The festival itself was held Labor Day Weekend, 1968 near Sultan WA in a 40-acre pasture owned by Betty Nelson. Although we prefer to believe the “Sky River” referred to is some unknown visionary, LSD-fueled floating waterfall that’s inferred in the illustration, “Sky River” is actually a clever reference to the adjacent Skykomish River. The “Lighter Than Air Fair” refers to a tethered helium balloon on site for attendees to rise above the crowd. In fact, the first balloon flew off by itself before the festival even began. It took quite a bit of scouting to find a replacement, but one was found in Spokane and hastily made it’s way across the state just in time. One of Sky River’s organizers,Paul Dorpat, later reflected on the impetus for the festival- The “Piano Drop” that had taken place earlier in 1968: ““We thought if we could do a Piano Drop and get 3,000 people to come into a narrow road near Duvall, we could probably do a festival.”
According to many who attended, the line-up shown in this Helix wrap-around came closest to the actual bill, although ultimately there were plenty of additions and no-shows. There’s still some inconsistent memories of the performers that actually took part, but we know the Grateful Dead took part (The Grateful Dead’s full set was filmed) and we’ve been told this poster is the closest thing to the final line-up. Other acts are certain to have played. Country Joe and the Fish (who had taken part in an earlier … Read more›
Rick Dey – Bass
Tony Dey -Drums
Doug Hastings – Guitar
Jon Keliehor -Drums
Steve Lalor – Guitar, Vocals
Don MacAllister – Bass, Vocals
Don Stevenson – Drums
Craig Tarwater – Guitar
Ron Woods – Drums
2002 – Present
Barry Curtis – Guitar, Vocals
Steve Lalor -Guitar, Vocals
Don Wilhelm Bass, Vocals
Steve Peterson – Drums. Percussion
Craig Bystrom – Sound Engineer
Queen Jane Approximately b/w Jack of Diamonds – The Daily Flash (Parrot, 1966)
The French Girl b/w Green Rocky Road – The Daily Flash (UNI, 1967)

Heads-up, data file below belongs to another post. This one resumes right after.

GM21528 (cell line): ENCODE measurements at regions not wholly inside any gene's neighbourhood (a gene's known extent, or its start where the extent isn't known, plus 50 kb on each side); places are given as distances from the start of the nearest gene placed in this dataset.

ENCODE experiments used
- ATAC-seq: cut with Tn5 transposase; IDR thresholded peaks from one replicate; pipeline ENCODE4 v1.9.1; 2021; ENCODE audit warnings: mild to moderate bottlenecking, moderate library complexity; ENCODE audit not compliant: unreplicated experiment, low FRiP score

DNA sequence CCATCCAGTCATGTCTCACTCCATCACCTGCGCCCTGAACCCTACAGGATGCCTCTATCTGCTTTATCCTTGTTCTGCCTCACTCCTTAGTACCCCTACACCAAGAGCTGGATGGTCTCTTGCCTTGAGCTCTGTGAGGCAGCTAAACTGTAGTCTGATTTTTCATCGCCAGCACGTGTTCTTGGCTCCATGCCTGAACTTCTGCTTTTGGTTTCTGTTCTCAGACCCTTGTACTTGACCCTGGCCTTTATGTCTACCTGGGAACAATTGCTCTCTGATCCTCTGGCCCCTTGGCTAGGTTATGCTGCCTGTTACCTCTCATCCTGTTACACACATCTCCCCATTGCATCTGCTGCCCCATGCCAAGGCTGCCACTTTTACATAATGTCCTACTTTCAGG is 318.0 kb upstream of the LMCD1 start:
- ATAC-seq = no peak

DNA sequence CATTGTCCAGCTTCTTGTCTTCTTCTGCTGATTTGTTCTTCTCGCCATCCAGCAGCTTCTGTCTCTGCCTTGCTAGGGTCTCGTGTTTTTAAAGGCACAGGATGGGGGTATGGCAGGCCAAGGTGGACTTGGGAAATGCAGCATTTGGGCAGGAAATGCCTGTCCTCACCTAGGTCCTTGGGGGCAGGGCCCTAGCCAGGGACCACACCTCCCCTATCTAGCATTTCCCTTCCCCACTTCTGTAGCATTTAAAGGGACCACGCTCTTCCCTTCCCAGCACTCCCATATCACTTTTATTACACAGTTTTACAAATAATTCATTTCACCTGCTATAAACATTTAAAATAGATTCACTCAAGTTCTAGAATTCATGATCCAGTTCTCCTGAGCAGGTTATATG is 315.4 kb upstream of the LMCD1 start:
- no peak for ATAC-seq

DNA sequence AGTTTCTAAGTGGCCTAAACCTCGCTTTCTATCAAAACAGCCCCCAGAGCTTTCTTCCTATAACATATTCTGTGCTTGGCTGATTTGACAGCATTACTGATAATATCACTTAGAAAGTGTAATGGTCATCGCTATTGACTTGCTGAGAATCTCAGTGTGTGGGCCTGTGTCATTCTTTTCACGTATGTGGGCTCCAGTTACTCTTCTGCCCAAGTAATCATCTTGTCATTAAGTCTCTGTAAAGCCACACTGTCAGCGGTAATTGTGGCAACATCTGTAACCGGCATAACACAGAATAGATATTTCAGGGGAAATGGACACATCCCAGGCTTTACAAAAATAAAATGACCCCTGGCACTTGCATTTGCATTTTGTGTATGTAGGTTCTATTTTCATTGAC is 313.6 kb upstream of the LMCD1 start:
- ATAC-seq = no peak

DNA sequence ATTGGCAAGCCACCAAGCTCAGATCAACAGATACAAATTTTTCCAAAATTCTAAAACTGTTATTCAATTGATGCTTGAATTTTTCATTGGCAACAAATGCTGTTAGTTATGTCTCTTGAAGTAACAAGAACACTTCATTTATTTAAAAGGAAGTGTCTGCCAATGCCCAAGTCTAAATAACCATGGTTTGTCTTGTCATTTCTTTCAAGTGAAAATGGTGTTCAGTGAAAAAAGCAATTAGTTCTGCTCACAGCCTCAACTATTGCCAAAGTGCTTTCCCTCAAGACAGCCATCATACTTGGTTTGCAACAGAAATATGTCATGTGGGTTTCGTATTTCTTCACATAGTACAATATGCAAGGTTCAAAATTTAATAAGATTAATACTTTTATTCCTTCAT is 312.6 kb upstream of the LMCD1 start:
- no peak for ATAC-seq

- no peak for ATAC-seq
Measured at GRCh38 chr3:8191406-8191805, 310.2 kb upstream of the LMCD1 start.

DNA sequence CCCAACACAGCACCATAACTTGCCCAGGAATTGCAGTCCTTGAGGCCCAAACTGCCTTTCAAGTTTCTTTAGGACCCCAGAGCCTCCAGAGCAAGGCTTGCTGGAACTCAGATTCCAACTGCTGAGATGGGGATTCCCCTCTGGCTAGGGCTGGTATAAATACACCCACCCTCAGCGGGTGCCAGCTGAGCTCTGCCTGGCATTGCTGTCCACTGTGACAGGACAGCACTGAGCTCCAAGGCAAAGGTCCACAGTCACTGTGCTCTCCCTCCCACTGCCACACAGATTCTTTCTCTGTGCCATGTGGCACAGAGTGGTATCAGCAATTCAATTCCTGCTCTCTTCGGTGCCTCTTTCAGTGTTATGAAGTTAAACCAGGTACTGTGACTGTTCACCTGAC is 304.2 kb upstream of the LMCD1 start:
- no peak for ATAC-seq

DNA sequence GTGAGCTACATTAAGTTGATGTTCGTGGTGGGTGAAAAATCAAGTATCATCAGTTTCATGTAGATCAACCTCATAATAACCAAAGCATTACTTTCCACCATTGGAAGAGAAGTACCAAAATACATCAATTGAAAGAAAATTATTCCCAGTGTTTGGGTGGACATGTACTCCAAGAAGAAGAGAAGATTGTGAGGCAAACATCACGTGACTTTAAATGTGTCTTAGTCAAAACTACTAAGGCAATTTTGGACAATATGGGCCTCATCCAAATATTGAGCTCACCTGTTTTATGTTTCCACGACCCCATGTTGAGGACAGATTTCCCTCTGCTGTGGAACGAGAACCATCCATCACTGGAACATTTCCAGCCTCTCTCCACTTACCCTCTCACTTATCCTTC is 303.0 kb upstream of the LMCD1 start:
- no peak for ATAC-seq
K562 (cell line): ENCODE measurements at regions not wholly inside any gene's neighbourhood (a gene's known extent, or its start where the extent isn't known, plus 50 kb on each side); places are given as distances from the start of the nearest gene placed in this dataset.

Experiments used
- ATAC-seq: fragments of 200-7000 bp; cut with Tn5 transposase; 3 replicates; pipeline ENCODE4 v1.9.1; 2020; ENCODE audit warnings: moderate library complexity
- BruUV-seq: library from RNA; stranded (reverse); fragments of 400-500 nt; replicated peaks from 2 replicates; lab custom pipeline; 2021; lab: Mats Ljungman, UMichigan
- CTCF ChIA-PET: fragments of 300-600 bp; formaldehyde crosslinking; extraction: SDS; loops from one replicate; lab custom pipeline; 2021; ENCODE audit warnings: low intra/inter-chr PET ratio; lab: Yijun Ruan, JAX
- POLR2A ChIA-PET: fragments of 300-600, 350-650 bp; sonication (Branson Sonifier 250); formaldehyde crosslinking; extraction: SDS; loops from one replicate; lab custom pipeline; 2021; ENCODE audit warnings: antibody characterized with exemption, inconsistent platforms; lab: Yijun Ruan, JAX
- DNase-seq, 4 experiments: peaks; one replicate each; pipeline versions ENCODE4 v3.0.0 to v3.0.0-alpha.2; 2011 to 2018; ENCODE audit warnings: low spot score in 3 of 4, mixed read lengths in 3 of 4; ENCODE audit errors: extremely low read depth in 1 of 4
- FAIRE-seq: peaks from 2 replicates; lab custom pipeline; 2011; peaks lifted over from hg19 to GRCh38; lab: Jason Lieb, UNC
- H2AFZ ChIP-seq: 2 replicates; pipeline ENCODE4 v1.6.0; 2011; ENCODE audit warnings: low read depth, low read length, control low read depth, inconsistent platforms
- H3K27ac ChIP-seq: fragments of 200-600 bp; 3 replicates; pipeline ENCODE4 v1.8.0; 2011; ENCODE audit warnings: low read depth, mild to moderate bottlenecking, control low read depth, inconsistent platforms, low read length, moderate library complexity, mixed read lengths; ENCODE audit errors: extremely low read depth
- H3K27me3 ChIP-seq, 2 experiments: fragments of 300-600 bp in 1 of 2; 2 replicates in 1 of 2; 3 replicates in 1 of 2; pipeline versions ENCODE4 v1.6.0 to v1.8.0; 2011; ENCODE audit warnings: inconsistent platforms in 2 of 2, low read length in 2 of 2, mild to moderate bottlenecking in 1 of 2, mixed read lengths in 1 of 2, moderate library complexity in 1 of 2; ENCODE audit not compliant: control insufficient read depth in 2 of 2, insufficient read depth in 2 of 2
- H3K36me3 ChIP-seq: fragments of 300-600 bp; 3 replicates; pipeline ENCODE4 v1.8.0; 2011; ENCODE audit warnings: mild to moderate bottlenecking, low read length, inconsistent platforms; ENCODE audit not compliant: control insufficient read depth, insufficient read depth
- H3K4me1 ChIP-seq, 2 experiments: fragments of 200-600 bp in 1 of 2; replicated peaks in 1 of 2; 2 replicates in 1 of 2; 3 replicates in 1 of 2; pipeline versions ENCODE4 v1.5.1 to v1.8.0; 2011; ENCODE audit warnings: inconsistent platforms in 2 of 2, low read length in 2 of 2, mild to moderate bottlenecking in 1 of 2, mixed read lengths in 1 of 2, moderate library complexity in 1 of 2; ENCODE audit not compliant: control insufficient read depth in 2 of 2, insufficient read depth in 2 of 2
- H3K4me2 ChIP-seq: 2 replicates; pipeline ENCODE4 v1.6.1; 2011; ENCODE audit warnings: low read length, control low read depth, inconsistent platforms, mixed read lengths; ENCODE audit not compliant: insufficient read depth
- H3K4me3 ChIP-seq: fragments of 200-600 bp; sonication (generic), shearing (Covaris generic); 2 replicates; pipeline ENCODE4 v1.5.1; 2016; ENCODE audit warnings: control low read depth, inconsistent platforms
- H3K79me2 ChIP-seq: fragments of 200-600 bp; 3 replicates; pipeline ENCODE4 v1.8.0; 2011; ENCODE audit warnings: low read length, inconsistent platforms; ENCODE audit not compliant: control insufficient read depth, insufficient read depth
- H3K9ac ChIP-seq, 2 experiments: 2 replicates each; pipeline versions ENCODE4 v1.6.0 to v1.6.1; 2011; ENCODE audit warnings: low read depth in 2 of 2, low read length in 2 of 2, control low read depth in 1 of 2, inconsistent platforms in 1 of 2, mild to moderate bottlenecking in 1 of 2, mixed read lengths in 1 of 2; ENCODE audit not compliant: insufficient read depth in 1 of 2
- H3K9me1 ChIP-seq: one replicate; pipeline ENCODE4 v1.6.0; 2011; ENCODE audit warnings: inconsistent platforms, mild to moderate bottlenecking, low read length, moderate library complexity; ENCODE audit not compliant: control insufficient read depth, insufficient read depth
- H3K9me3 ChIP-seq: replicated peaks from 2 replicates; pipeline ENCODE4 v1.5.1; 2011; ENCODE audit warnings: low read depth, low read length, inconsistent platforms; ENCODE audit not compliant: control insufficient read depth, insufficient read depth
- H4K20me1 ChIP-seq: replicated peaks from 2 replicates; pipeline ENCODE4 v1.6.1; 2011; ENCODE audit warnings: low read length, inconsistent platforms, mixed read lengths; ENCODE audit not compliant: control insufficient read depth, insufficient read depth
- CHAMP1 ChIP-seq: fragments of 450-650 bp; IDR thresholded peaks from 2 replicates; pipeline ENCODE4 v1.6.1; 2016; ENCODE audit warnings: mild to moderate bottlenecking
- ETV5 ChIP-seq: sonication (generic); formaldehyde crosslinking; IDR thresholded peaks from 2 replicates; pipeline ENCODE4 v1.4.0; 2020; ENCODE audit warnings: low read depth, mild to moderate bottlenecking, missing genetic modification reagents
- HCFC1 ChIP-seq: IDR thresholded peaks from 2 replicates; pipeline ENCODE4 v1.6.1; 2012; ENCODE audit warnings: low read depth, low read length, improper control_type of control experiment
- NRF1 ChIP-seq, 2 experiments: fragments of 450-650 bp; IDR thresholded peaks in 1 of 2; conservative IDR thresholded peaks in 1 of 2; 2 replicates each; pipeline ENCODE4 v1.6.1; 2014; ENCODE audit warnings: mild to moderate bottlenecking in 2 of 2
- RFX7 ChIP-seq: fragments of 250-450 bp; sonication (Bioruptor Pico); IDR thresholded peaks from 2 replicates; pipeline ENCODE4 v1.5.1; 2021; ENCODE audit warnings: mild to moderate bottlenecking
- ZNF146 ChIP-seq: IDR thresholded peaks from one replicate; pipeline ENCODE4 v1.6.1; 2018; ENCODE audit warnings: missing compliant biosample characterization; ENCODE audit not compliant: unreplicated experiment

The Daily Flash 7″ Compilation – The Daily Flash (Ron Records/Moxie (1980)
I Flash Daily- The Daily Flash (Psycho Records [UK], 1984
Jack of Diamonds EP -The Daily Flash (Sundazed Music, 1996)
Nightly – The Daily Flash (Fringie Records, 2012)
The Daily Flash are often referred to as either the first alternative rock band in Seattle or the first psychedelic band in Seattle. Although the former argument is up to debate, there’s no doubt The Daily Flash were one of the most successful and widely acclaimed bands to come out of Seattle in the 1960s. The Daily Flash found it’s footing in the underground west coast folk circuit rather than the garage /R&B roots that had become so popular in the Northwest.
In fact, the term Psychedelic-at least in the beginning- may even be a bit misleading. The Daily Flash were more interested in interpreting classic Americana and folk music as totally different takes on their originals. This often resulted in a mix of the blues, the electrification of traditional acoustic folkie sounds and drawing from a somewhat obscure well of music written by obscure musicians…some from past folk masters, and some from writers that would soon be famous. The biggest thing that may have set them apart from the Seattle Sound at the time is that they sought a bluesier, more electric sound than the free-wheeling style of R&B the Northwest had become known for. The Daily Flash had more to do with the nascent sound that was about to come out of San Francisco and Los Angeles. They drew form jazz, electric blues, folk and rejected much of what had made up the northwest teen-dance circuit.